Using half-cured wood?

Discussion in 'Woods for Smoking' started by bluewhisper, Dec 30, 2016.

  1. bluewhisper

    bluewhisper Master of the Pit OTBS Member

    I got a bunch of maple when a neighbor had a tree removed about three months ago. It was green when cut and it is half-cured at most by now. Out of curiosity I cut and split some of it, and it still has plenty of moisture and that distinctive sweet maple aroma.

    I know it's too wet for a fireplace, but how about for smoking? It might be slow to burn but otherwise it should be fine, right?
     
  2. crankybuzzard

    crankybuzzard Smoking Guru Staff Member Moderator OTBS Member SMF Premier Member

    You should be fine, just watch the smoke and let it tell you if it's going to play nice or not.
     
  3. bluewhisper

    bluewhisper Master of the Pit OTBS Member

    That's what I thought. Anyway it should dry faster after splitting.

    It is NOT a good day for smoking today, 30mph winds blowing gangs of leaves up and down the streets.
     
  4. smokinal

    smokinal Smoking Guru Staff Member Moderator OTBS Member ★ Lifetime Premier ★

    I use green wood all the time, but just a small split at a time.

    If you have a good fire going it will burn just fine.

    Hey I just made a rhyme!!!

    Al
     
  5. I usually throw some underseasoned in my cook chamber when I smoking something so it speeds up drying and its good to go for next run. Like mentioned though, hot fire, small splits all's good. Pre heating it would also help.
     
    Last edited: Dec 30, 2016
  6. bluewhisper

    bluewhisper Master of the Pit OTBS Member

    These are small, like the size of two kitchen knife handles side by side. I haven't tried burning any yet.

    This stash of maple should last for a while. I'm just now getting to the end of the bunch of windfall maple from two or three years ago.
     
  7. joe black

    joe black Master of the Pit OTBS Member

    I would go ahead and split as much of it as I could and mix it in with the maple that is already seasoned. This should help a lot. Also, always pre-heat your splits.

    Good luck, Joe. :grilling_smilie:
     
  8. bluewhisper

    bluewhisper Master of the Pit OTBS Member

    Well, I tried it and answered my question: Too much white smoke.

    Here's the wood pile, the hatchet, and the tub of splits (30-inch bow saw not shown). The splits burned fairly well but by themselves they're too smoky. I had to burn a lot to keep the chamber temp up.


    Here's the meat, "country ribs"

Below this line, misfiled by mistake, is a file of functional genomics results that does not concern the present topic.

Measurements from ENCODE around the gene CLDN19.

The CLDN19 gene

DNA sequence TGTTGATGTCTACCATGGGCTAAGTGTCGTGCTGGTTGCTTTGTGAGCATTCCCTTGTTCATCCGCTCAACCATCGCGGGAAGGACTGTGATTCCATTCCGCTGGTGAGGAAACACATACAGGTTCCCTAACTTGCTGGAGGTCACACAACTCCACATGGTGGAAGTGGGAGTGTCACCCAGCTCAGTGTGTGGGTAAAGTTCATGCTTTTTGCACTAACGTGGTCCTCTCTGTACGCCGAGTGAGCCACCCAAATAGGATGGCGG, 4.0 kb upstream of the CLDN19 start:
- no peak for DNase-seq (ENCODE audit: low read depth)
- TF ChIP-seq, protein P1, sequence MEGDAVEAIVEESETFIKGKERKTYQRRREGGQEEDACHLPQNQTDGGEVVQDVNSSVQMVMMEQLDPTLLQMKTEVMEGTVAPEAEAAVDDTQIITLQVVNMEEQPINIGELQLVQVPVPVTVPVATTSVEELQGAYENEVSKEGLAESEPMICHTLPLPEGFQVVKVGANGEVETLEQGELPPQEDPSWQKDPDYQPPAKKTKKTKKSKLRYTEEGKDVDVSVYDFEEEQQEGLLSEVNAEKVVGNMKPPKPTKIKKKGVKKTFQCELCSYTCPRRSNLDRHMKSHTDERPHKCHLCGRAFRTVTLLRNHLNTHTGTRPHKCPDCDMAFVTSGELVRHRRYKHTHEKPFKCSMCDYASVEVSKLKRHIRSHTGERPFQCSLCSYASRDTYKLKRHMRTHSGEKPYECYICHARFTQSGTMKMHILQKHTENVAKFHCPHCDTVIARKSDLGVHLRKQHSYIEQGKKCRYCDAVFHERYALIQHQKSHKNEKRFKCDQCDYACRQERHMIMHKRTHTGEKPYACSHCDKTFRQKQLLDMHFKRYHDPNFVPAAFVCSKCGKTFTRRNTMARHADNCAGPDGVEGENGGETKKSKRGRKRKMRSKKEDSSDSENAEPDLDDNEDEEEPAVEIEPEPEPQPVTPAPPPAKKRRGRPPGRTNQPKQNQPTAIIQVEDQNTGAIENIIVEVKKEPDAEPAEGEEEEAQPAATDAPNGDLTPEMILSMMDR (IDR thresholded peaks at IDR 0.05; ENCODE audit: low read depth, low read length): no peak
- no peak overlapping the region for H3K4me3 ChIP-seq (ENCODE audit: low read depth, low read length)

They came out over-smoked. I'll see if I can simmer some of them to mellow them out, then make a smoky batch of baked beans around them.
     
  9. joe black

    joe black Master of the Pit OTBS Member

    Go ahead and split the wood to a usable size. It will cure quicker than left whole.
     
  10. bluewhisper

    bluewhisper Master of the Pit OTBS Member

    Yes, it will dry faster. I only stopped splitting because that tub was full but as you can see there's a lot more. I may cut and split some more in today's warm temperatures.

    Follow-up: I did make a batch of "pork and beans" with at least as much pork as beans. The pork was pull-apart texture and the smoke flavor mellowed out quite a bit. Linda liked it.
     
  11. cliffcarter

    cliffcarter Master of the Pit Group Lead OTBS Member

    I use a lot of red maple splits in the CG, they take about 6-8 months to get dry enough to burn. If you have sugar maple it will take longer because it 's density is higher than red maple.

    Chunks , 2"thick X 3" long, take 6-8 weeks. YMMV. 
     
  12. bluewhisper

    bluewhisper Master of the Pit OTBS Member

    As a follow-up, the maple is improving. I smoked a pork loin with the maple for flavor and some lump for heat. I got a decent smoke ring, and the flavor/aroma is almost right, just a little bit of harshness left. The smoke was much more blue than white, even though I used more wood this time. I'm optimistic on the improving quality, especially since I have a lot of this maple.
     
  13. xray

    xray Smoking Fanatic

    Reviving an old thread here. I just bought an OK Joe Highland, my first offset. I have a question about seasoning wood.

    I am now starting to search for wood, mostly on craigslist, so I assume this wood will need to be seasoned....but when you are preheating your splits, how is that done? On top of the firebox? Inside the cook chamber?

    Also, are the bags of chunks that are sold at the box stores okay to use? I'm thinking I would burn through multiple bags for one cook since i have no idea how much wood is used to maintain a fire.
     
  14. keithu

    keithu Fire Starter

    I buy the bags of chunks but I don't use them as the main fuel in my OKJ Highland. I use lump charcoal as my main fuel and add some of the chunks for extra smoke flavor. One bag of hickory or apple chunks lasts me a few smokes.
     
  15. xray

    xray Smoking Fanatic

    Hi Keith. Since that last post, I have gotten a free half cord of oak and maple. What I have been doing is starting the OKJ with a basket full of charcoal and some bagged wood chunks that I use in my propane smoker. Once that's burned down to coals, I switch to mini-splits about the size of a brick or an empty paper towel roll. I've found it to be easier for me to use the smaller splits because they ignite quicker and produce less heavy smoke. I add a split every 15-20 minutes or so.

    This has worked well for me. I found it easier to maintain steady temps and smoke by adding smaller splits, rather than choking down a bigger fire.
     

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